So four weeks after hitting the UK we were getting sick of hanging around London like a bad smell. Then suddenly we got THE CALL.
Our troopy had docked at Southampton Port 4 days earlier and customs had just cleared it for collection. What a game changer! The thought that the vehicle that we had poured our lives into was waiting for us just 87 miles away was fantastic.
I borrowed my dads car and together with Jerome we raced to Southampton with our passports to grab our little slice of freedom. After all of the initial trouble we had with Russian Visas and general bureaucracy I bit back my excitement. I was certain that something might go wrong.
It turns out that shipping the Troopy was the easiest experience of this whole trip planning so far. We turned up at the holding yard and she was sitting there. After flashing our passports we were given the keys. The Troopy was in perfect condition and all contents safely inside – magic.
OK so it was time to get this baby on the road for a final test before leaving the UK.
Firstly we had to spend a day or two taking everything out and then repacking it in correctly. All of the home-made roof boxes had to be U-bolted to the roof cage, and the triple water filtration system had the filters installed and was bolted into place.
Other than that it was a case of filling every gap, every side panel and every secret cubby hole with our stuff. Full credit to the Troopy – she can hide a lot of stuff!! We managed to pack everything away with heaps of space left over for our clothes and toiletries. Boom! Serious excitement time.
As per our previous update we now have our Russian Visas. So the day after prepping we visited the Kazakhstan Embassy in Pall Mall. The Kazakh’s’ were waaaay more easy to deal with than the Russians – so they took our applications without a single question and told us to collect in 5 working days, with a weekend tacked on at the other end. It cost about GBP70 for both visas. Sweet as!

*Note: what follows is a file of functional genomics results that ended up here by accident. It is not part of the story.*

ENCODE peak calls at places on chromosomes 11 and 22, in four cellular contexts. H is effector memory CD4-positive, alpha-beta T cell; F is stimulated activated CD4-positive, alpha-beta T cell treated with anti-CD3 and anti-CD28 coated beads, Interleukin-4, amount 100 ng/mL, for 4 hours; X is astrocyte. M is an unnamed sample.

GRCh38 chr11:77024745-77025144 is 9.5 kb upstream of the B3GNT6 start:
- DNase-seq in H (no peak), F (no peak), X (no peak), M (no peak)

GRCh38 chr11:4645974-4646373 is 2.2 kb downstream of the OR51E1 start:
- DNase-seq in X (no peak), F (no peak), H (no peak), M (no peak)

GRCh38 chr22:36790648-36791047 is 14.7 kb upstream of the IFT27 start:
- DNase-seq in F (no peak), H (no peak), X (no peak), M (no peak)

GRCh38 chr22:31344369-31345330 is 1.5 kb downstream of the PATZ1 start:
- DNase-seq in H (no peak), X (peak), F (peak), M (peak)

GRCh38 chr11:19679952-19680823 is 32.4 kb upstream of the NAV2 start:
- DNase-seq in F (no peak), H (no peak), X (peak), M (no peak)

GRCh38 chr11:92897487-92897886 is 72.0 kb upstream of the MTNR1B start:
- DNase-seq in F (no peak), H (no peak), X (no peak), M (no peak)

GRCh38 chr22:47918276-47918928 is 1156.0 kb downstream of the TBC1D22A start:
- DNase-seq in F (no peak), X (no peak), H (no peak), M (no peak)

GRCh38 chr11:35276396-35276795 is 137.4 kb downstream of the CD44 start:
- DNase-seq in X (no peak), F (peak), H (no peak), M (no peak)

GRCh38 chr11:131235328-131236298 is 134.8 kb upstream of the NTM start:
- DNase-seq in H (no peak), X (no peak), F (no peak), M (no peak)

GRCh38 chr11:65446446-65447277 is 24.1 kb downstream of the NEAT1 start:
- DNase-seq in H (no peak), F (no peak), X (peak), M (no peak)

In this little chunk of downtime I decided that Jerome should see a little bit of England. Plus – it made a good excuse to put the Troopy through it’s paces.
We left London that Sunday and hot-footed it straight up North to the North York Moors National Park. That’s about 240 miles from London and as we set off late (if you know us that’s a pre-requisite) we skipped all of the pretty country roads and blazed it up the main motorways.
We hit the National Park via Thirsk and began the task of finding a campsite for the night. Both Jerome and I are the bush, or ‘wild’ camping types but that is very difficult to do in the UK and particularly so in their National Parks. If you want to camp in a big field somewhere, chances are that it belongs to someone. The best way to go is to get the landowners permission to camp for the night (if you are very, very lucky it will be a yes). We had been scouting for a few hours for a place like this to no avail. We eventually stopped a farmer and asked for advice on where to wild camp. He suggested a car park next to a river a mile away (hmmmm) But just as we approached it we saw a track to the left leading over a hill. No points for guessing which option we took! So our first night of camping was around the back of a huge hiking hill overlooking the valley with just one house in the distance. So lucky.
The next day we packed up and drove on to Rievaulx Abbey Ruins. The Abbey was beautiful and well conserved considering that it was built over 900 years ago.
From there we drove through the National Park up to Whitby with the hope of seeing the famous deep purple Moorlands/Heathlands en route.
Unfortunately the moors looked a little bleak colour wise – not sure if it was due to the time of year or that we had taken the wrong road through the park. Despite the lack of purple – the scenery was stunning and we ended up at Whitby Abbey which overlooked the headlands and ocean.